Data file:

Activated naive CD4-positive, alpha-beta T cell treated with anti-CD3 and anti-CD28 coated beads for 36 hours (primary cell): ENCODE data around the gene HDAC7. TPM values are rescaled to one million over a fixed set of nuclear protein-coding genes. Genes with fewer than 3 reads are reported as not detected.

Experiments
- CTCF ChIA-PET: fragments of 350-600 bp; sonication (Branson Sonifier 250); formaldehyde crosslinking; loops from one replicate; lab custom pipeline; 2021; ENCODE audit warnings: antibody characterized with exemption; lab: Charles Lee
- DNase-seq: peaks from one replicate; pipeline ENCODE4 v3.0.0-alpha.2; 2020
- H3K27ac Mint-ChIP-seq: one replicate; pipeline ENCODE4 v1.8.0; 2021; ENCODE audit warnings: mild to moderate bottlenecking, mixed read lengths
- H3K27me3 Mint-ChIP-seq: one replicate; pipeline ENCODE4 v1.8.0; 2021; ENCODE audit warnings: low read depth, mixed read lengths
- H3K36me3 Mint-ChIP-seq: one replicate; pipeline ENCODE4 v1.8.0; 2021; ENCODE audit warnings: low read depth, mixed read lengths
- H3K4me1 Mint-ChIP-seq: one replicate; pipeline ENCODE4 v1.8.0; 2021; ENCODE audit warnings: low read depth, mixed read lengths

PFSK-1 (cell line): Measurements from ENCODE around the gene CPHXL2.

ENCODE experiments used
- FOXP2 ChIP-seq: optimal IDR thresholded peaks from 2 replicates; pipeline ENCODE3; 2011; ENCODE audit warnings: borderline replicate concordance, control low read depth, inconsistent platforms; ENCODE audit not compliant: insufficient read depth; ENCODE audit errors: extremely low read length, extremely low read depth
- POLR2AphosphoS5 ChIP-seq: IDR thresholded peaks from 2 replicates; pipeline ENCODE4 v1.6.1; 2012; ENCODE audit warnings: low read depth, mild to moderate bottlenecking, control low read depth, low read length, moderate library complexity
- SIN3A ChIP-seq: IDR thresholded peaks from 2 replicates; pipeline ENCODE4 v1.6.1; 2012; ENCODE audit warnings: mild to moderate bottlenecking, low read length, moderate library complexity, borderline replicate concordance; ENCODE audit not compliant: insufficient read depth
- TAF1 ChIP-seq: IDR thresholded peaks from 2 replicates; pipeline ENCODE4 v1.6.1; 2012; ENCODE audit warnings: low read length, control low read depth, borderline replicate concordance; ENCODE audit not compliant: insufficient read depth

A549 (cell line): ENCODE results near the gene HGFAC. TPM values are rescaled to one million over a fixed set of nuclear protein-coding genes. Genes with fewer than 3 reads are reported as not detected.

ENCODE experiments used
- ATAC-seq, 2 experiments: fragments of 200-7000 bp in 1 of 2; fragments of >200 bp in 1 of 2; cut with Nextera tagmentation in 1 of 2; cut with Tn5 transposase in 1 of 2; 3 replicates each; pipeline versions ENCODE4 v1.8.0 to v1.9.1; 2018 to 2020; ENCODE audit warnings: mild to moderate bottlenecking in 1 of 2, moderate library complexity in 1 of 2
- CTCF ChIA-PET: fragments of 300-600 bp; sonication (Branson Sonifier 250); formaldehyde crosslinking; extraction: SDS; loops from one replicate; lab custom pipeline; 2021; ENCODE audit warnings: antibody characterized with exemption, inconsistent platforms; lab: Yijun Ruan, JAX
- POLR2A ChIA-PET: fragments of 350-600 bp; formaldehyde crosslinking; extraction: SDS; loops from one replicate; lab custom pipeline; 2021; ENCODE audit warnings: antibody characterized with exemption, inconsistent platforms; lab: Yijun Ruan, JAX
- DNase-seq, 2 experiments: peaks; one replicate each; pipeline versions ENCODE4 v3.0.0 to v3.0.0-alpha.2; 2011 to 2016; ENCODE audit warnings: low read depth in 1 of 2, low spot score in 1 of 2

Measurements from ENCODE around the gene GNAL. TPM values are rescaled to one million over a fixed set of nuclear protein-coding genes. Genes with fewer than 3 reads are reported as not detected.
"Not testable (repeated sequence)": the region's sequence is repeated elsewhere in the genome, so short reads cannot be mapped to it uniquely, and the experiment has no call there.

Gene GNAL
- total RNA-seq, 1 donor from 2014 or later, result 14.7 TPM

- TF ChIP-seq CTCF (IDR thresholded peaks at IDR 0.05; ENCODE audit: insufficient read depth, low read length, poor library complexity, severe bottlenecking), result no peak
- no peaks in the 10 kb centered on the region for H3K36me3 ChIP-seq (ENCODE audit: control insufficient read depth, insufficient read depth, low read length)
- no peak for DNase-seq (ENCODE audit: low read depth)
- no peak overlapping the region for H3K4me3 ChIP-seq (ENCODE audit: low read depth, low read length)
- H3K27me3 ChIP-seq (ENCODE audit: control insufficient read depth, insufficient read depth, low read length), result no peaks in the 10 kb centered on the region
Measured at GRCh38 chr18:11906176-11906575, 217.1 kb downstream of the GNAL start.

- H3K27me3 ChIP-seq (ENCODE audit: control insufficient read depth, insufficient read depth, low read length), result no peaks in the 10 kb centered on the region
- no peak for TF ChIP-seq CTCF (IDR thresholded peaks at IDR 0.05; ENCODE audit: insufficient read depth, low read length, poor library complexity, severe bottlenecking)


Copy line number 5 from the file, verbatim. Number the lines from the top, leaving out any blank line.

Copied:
- H3K27ac Mint-ChIP-seq: one replicate; pipeline ENCODE4 v1.8.0; 2021; ENCODE audit warnings: mild to moderate bottlenecking, mixed read lengths